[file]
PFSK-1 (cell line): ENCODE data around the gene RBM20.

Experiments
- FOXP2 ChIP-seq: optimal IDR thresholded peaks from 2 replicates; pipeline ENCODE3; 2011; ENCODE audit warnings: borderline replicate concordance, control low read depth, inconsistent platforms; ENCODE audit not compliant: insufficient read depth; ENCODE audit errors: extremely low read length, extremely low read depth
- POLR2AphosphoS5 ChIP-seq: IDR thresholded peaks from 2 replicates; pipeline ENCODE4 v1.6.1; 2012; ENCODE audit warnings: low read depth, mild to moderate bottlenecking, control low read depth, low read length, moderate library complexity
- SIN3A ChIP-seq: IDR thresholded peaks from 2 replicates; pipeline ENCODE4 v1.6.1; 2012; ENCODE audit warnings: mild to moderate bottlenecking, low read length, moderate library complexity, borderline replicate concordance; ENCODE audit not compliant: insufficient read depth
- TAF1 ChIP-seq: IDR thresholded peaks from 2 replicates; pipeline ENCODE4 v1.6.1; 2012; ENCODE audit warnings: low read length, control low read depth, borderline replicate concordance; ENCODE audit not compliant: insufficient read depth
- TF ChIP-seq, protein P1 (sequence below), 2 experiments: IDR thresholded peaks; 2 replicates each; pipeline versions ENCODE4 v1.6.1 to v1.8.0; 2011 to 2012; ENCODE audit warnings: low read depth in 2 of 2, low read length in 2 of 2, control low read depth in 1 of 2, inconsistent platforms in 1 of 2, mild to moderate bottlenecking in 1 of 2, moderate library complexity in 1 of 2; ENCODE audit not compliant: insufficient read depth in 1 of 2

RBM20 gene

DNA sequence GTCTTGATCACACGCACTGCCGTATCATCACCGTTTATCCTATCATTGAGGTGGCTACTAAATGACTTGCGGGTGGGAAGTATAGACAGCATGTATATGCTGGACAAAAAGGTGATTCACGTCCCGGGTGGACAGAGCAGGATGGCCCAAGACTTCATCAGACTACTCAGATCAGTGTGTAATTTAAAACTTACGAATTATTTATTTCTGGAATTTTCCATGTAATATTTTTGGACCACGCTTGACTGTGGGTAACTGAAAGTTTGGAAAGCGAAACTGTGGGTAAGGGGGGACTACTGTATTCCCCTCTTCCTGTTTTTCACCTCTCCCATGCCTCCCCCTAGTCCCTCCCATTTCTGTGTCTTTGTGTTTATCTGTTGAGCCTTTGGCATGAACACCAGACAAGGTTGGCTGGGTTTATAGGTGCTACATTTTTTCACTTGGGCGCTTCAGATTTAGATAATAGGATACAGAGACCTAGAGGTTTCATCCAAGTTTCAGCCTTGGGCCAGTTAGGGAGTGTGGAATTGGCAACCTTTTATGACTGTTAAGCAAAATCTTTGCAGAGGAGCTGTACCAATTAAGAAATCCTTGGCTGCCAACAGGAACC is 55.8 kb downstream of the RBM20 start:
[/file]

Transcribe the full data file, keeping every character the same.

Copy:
PFSK-1 (cell line): ENCODE data around the gene RBM20.

Experiments
- FOXP2 ChIP-seq: optimal IDR thresholded peaks from 2 replicates; pipeline ENCODE3; 2011; ENCODE audit warnings: borderline replicate concordance, control low read depth, inconsistent platforms; ENCODE audit not compliant: insufficient read depth; ENCODE audit errors: extremely low read length, extremely low read depth
- POLR2AphosphoS5 ChIP-seq: IDR thresholded peaks from 2 replicates; pipeline ENCODE4 v1.6.1; 2012; ENCODE audit warnings: low read depth, mild to moderate bottlenecking, control low read depth, low read length, moderate library complexity
- SIN3A ChIP-seq: IDR thresholded peaks from 2 replicates; pipeline ENCODE4 v1.6.1; 2012; ENCODE audit warnings: mild to moderate bottlenecking, low read length, moderate library complexity, borderline replicate concordance; ENCODE audit not compliant: insufficient read depth
- TAF1 ChIP-seq: IDR thresholded peaks from 2 replicates; pipeline ENCODE4 v1.6.1; 2012; ENCODE audit warnings: low read length, control low read depth, borderline replicate concordance; ENCODE audit not compliant: insufficient read depth
- TF ChIP-seq, protein P1 (sequence below), 2 experiments: IDR thresholded peaks; 2 replicates each; pipeline versions ENCODE4 v1.6.1 to v1.8.0; 2011 to 2012; ENCODE audit warnings: low read depth in 2 of 2, low read length in 2 of 2, control low read depth in 1 of 2, inconsistent platforms in 1 of 2, mild to moderate bottlenecking in 1 of 2, moderate library complexity in 1 of 2; ENCODE audit not compliant: insufficient read depth in 1 of 2

RBM20 gene

DNA sequence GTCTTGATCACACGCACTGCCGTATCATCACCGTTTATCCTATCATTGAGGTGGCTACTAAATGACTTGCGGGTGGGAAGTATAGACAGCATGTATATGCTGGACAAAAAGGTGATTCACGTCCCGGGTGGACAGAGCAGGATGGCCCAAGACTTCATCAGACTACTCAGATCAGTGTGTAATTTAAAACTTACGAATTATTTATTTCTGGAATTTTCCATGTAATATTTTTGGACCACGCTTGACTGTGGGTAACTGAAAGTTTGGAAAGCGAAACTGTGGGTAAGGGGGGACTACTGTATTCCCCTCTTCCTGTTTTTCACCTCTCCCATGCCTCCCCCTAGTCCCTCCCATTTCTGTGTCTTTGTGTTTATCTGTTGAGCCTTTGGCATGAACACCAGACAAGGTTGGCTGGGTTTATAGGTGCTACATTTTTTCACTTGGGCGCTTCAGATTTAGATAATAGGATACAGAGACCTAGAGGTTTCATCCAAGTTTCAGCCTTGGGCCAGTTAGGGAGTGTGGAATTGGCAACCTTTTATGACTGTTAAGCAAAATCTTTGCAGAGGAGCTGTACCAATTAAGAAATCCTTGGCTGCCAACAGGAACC is 55.8 kb downstream of the RBM20 start: